Bloomberg Law
March 31, 2020, 9:06 PM

Firing of Amazon Strike Leader Draws State and City Scrutiny

Josh Eidelson
Josh Eidelson
Bloomberg News
Luke Kawa
Luke Kawa
Bloomberg News
Andrew Pollack
Bloomberg Editorial

Chris Smalls, an Inc. fulfillment center employee, said the company fired him after he led a strike at a warehouse in Staten Island, New York, over coronavirus safety conditions.

“Taking action cost me my job,” Smalls said Monday in a Bloomberg TV interview. “Because I tried to stand up for something that’s right, the company decided to retaliate against me.”

A group of workers at the Staten Island fulfillment center walked off the job Monday to demand Amazon close the facility for extended cleaning, the latest in a wave of virus-related protests. They say a number of their colleagues there were diagnosed with Covid-19. Organizers say more than 60 workers participated in the protest.

In a statement Monday night, New York State Attorney General Letitia James called Smalls’s firing “immoral and inhumane.” James urged the National Labor Relations Board to investigate the incident and also said her office “is considering all legal options.” On Tuesday, New York Mayor Bill de Blasio said he had ordered the city’s Commission on Human Rights to “investigate Amazon immediately” as well as determine if Smalls was retaliated against.

WATCH: Chris Smalls, a management assistant at the Inc. fulfillment center in Staten Island known as JFK8, calls the conditions there “horrific” and says workers are “scared for their lives.”
(Source: Bloomberg)

Amazon confirmed it fired Smalls, saying he violated safety regulations, including failing to abide by a 14-day quarantine required after being exposed to an employee with a confirmed case of Covid-19.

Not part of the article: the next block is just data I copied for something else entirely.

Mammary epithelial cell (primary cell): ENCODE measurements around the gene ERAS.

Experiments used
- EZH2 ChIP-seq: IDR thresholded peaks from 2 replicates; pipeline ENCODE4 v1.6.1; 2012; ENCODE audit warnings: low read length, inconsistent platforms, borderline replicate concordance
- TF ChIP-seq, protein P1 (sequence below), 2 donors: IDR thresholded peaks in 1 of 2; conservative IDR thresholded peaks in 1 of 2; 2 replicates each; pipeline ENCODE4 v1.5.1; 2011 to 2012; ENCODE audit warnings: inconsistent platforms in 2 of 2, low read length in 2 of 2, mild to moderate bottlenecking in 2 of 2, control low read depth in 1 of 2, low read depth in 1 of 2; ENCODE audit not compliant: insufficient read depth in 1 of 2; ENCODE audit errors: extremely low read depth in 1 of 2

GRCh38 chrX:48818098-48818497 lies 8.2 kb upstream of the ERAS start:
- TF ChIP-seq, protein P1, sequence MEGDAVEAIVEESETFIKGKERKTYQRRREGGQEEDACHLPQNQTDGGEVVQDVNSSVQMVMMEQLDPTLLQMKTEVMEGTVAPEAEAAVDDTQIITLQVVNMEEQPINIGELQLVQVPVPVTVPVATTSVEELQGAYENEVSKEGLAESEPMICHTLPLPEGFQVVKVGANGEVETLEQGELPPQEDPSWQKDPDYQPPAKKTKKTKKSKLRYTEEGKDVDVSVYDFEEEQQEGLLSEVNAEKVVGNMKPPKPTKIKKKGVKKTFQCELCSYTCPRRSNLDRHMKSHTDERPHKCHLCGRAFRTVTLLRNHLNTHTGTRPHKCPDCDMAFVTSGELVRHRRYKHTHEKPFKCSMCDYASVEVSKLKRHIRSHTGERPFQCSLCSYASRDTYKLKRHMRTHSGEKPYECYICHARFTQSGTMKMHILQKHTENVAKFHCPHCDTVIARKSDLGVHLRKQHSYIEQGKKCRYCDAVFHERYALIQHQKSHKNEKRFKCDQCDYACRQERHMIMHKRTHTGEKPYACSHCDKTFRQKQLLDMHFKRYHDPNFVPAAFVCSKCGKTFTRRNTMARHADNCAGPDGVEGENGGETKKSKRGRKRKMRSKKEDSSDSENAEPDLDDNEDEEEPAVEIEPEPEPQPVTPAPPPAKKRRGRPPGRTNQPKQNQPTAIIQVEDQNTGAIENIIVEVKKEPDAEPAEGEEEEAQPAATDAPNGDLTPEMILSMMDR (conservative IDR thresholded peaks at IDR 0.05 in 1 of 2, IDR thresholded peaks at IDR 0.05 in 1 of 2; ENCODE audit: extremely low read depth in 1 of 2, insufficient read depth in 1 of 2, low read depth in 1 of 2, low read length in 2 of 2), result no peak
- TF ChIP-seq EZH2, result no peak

“Mr. Smalls received multiple warnings for violating social distancing guidelines and putting the safety of others at risk,” Amazon said in a statement. Smalls “was asked to remain home with pay for 14 days, which is a measure we’re taking at sites around the world. Despite that instruction to stay home with pay, he came on site today, March 30, further putting the teams at risk.”

Smalls called the company’s claim “ridiculous” and said he was being retaliated against for his activism. Federal law protects the right of employees to engage in collective action, including strikes, to protest working conditions.

“I’m still going to continue to fight for those people inside of that building,” he said.

Amazon also disputed the number of workers involved in the protest, saying it was 15 of more than 5,000 employees at the Staten Island site.

“Like all businesses grappling with the ongoing coronavirus pandemic, we are working hard to keep employees safe while serving communities and the most vulnerable,” the company said.

(Updates with mayor’s comment in fourth paragraph)

--With assistance from Emily Chang and Omar Kasrawi.

To contact the reporters on this story:
Josh Eidelson in Palo Alto at;
Luke Kawa in New York at

To contact the editors responsible for this story:
Alistair Barr at

Andrew Pollack, Vlad Savov

© 2020 Bloomberg L.P. All rights reserved. Used with permission.